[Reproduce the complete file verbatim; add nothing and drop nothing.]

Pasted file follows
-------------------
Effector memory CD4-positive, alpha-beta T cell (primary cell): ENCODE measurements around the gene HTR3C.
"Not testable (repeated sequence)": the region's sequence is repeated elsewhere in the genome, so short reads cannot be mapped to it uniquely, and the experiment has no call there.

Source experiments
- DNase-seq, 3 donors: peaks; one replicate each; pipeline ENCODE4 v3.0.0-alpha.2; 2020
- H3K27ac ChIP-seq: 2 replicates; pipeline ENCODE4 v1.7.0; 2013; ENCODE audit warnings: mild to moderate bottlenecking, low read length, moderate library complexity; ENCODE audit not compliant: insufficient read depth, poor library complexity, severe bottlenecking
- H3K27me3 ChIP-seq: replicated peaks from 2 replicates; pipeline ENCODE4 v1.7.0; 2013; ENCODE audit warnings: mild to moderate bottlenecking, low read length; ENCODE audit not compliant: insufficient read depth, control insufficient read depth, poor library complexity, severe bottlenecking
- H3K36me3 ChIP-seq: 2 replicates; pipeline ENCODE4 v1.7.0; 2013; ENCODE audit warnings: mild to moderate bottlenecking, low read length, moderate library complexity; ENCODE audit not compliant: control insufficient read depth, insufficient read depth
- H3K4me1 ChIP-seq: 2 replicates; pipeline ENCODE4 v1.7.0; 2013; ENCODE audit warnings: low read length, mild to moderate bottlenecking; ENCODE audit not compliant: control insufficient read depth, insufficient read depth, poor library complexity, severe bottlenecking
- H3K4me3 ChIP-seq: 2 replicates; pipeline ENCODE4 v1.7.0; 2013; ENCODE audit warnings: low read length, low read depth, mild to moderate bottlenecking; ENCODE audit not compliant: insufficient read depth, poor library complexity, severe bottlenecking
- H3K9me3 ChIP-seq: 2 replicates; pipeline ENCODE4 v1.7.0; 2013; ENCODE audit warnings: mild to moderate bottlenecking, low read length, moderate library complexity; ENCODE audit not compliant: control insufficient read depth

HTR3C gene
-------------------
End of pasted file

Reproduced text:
Effector memory CD4-positive, alpha-beta T cell (primary cell): ENCODE measurements around the gene HTR3C.
"Not testable (repeated sequence)": the region's sequence is repeated elsewhere in the genome, so short reads cannot be mapped to it uniquely, and the experiment has no call there.

Source experiments
- DNase-seq, 3 donors: peaks; one replicate each; pipeline ENCODE4 v3.0.0-alpha.2; 2020
- H3K27ac ChIP-seq: 2 replicates; pipeline ENCODE4 v1.7.0; 2013; ENCODE audit warnings: mild to moderate bottlenecking, low read length, moderate library complexity; ENCODE audit not compliant: insufficient read depth, poor library complexity, severe bottlenecking
- H3K27me3 ChIP-seq: replicated peaks from 2 replicates; pipeline ENCODE4 v1.7.0; 2013; ENCODE audit warnings: mild to moderate bottlenecking, low read length; ENCODE audit not compliant: insufficient read depth, control insufficient read depth, poor library complexity, severe bottlenecking
- H3K36me3 ChIP-seq: 2 replicates; pipeline ENCODE4 v1.7.0; 2013; ENCODE audit warnings: mild to moderate bottlenecking, low read length, moderate library complexity; ENCODE audit not compliant: control insufficient read depth, insufficient read depth
- H3K4me1 ChIP-seq: 2 replicates; pipeline ENCODE4 v1.7.0; 2013; ENCODE audit warnings: low read length, mild to moderate bottlenecking; ENCODE audit not compliant: control insufficient read depth, insufficient read depth, poor library complexity, severe bottlenecking
- H3K4me3 ChIP-seq: 2 replicates; pipeline ENCODE4 v1.7.0; 2013; ENCODE audit warnings: low read length, low read depth, mild to moderate bottlenecking; ENCODE audit not compliant: insufficient read depth, poor library complexity, severe bottlenecking
- H3K9me3 ChIP-seq: 2 replicates; pipeline ENCODE4 v1.7.0; 2013; ENCODE audit warnings: mild to moderate bottlenecking, low read length, moderate library complexity; ENCODE audit not compliant: control insufficient read depth

HTR3C gene